Many Types of Lorikeets From Which You Can Choose

There are many different types of lorikeets that you could, in theory, get as your next pet. Most people choose the Rainbow or Scaly-breasted variety as their next lorikeet bird. Their hardiness and intelligence make them an ideal bird pet.

These birds go for $500 to $1,500. Although expensive, these birds will provide lots of companionship and enjoyment! It's truly a distinct and beautiful pleasure to give one of these majestic birds a loving home!

Do rainbow lorikeets mate for life?

Yes, they do. The female will incubate 1-3 eggs, and they can lay up to three clutches a year.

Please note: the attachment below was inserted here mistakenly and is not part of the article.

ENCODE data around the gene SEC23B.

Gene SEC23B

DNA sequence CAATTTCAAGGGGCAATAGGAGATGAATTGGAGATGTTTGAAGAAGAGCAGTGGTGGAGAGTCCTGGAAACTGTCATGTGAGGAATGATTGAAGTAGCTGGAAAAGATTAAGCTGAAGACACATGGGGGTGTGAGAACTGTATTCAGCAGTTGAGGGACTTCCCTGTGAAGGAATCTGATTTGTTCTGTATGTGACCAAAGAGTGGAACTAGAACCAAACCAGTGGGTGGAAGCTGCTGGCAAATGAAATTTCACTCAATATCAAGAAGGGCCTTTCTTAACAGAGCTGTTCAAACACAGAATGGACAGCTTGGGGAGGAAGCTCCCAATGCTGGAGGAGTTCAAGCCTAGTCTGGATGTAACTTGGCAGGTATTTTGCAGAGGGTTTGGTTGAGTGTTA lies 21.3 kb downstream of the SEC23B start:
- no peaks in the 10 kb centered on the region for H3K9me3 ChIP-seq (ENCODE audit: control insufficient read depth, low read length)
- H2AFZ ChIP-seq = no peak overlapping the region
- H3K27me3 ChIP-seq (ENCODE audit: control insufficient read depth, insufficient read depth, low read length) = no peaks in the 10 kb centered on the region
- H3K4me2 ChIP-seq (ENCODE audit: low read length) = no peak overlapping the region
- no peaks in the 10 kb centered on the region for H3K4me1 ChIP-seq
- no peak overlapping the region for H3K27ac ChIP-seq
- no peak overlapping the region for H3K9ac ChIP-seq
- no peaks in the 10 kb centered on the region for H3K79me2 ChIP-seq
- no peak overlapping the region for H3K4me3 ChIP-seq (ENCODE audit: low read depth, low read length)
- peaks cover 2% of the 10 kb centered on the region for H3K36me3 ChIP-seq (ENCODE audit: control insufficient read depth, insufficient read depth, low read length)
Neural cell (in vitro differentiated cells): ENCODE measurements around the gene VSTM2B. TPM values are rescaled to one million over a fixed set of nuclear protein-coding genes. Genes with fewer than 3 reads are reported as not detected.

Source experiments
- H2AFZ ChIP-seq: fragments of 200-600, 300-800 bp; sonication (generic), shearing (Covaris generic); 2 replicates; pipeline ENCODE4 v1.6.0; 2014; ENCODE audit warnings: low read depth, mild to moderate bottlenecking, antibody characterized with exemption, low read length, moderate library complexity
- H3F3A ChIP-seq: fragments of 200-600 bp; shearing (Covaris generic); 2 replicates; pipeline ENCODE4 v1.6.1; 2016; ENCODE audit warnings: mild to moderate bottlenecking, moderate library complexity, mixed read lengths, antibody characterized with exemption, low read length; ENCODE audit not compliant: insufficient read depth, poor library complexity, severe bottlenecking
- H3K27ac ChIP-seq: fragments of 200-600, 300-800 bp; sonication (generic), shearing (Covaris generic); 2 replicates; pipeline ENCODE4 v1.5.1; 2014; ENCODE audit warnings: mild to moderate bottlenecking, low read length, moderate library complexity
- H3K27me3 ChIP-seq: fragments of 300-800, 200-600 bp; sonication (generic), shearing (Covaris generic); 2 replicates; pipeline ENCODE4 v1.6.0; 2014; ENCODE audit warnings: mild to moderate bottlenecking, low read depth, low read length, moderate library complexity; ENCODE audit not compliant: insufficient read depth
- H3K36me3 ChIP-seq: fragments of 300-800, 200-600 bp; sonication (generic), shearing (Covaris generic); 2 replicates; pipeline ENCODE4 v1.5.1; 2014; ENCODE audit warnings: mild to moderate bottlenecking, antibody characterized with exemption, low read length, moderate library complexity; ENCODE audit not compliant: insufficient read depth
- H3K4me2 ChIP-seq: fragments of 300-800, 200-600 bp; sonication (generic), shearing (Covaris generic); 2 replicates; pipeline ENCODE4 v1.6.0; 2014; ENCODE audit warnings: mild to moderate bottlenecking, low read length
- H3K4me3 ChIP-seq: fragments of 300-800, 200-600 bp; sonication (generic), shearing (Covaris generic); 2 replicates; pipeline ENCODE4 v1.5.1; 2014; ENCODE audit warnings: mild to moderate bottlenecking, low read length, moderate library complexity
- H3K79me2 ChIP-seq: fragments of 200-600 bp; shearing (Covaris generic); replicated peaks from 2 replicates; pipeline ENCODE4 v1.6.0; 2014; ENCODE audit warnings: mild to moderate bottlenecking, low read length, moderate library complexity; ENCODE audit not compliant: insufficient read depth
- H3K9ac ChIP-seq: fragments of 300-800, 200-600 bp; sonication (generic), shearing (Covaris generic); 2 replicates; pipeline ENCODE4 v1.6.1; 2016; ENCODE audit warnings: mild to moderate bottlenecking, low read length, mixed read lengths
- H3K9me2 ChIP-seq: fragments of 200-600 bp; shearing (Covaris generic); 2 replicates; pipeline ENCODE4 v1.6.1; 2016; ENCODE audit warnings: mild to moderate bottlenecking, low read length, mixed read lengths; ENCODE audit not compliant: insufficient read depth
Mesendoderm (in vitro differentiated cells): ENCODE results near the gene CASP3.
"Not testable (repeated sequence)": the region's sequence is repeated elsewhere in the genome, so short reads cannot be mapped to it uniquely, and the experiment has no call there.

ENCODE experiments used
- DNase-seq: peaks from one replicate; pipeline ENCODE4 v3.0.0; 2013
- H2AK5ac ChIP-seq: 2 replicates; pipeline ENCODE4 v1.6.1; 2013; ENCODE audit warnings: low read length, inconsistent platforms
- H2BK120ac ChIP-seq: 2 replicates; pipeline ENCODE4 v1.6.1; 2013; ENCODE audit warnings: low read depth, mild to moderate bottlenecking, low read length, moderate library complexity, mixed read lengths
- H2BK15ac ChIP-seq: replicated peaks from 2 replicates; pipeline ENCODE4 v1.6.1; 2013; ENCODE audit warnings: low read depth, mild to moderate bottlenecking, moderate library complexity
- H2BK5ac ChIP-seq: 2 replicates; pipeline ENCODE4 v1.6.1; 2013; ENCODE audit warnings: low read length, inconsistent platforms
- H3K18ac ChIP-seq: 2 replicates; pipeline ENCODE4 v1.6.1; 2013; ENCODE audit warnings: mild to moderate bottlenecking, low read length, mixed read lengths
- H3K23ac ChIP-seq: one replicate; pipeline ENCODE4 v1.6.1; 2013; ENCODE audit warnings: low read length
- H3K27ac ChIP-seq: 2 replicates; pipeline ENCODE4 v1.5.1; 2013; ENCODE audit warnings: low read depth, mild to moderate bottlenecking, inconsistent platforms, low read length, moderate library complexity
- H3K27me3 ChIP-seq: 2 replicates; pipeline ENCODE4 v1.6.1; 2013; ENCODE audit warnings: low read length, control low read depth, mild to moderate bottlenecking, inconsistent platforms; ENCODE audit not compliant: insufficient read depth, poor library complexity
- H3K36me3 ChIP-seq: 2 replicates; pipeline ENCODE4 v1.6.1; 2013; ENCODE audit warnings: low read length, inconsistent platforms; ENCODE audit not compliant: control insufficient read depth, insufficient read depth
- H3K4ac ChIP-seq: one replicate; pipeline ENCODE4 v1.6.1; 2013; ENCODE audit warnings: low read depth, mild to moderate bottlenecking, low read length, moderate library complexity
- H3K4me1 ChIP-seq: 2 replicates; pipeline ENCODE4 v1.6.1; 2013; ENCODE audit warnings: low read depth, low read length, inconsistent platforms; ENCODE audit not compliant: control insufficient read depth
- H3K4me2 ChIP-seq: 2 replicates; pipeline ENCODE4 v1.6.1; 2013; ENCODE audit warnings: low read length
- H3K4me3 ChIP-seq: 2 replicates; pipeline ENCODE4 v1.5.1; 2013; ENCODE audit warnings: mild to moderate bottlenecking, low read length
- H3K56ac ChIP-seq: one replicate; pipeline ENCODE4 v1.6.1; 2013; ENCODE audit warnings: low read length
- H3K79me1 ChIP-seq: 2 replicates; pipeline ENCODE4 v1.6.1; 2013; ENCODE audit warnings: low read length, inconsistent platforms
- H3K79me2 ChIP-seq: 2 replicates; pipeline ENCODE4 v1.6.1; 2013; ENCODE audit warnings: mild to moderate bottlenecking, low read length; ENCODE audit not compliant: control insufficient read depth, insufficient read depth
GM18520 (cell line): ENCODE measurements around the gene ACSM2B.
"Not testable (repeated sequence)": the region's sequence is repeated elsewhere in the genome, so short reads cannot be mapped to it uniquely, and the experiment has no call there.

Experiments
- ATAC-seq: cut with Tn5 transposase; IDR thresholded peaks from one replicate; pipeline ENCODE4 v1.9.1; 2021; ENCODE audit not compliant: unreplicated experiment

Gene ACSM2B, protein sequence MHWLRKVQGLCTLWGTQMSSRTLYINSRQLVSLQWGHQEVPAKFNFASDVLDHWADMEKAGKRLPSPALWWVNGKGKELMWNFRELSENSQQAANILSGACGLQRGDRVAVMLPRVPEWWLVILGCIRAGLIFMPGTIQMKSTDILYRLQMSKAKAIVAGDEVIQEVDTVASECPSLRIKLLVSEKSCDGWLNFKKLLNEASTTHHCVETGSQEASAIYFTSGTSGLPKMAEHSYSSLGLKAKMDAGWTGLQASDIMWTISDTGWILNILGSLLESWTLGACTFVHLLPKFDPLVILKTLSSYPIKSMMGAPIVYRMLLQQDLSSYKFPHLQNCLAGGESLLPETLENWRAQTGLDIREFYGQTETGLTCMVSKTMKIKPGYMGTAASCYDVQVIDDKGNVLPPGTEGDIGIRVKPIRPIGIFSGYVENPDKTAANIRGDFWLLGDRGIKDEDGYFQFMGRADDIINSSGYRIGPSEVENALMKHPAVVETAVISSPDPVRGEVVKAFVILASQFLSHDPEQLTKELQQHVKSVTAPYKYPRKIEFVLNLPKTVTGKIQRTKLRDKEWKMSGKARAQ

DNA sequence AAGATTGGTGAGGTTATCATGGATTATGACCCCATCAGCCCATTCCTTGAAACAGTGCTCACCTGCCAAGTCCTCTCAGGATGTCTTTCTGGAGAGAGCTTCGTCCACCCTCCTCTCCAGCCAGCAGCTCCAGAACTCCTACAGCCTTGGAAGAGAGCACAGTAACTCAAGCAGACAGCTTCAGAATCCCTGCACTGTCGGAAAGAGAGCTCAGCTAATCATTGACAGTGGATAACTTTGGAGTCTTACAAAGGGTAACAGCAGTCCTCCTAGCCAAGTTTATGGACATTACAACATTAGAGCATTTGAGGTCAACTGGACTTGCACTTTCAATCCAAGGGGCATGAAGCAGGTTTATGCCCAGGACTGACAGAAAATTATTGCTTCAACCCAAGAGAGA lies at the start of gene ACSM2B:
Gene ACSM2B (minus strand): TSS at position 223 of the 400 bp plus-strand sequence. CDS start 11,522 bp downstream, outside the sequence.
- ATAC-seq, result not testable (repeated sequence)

How do I tell the gender of a rainbow lorikeet?

Discerning your bird's gender is trickier than it sounds. Male lorikeets are slightly larger and have different mating behaviors (the male arches his neck, bobs his head, and does a few other things to attract the female). Other than that, they look virtually identical. The only guaranteed way to tell is to have a vet do a DNA analysis of a feather.

What to feed wild rainbow lorikeets?

Lorikeets are programmed to want sweet foods. They don't wish to have (and should not have) seeds. Therefore, if you're looking to feed a wild rainbow lorikeet, please give them fruit, such as bananas, oranges, melons, or apples. You can also give them berries!

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Written by Leo Roux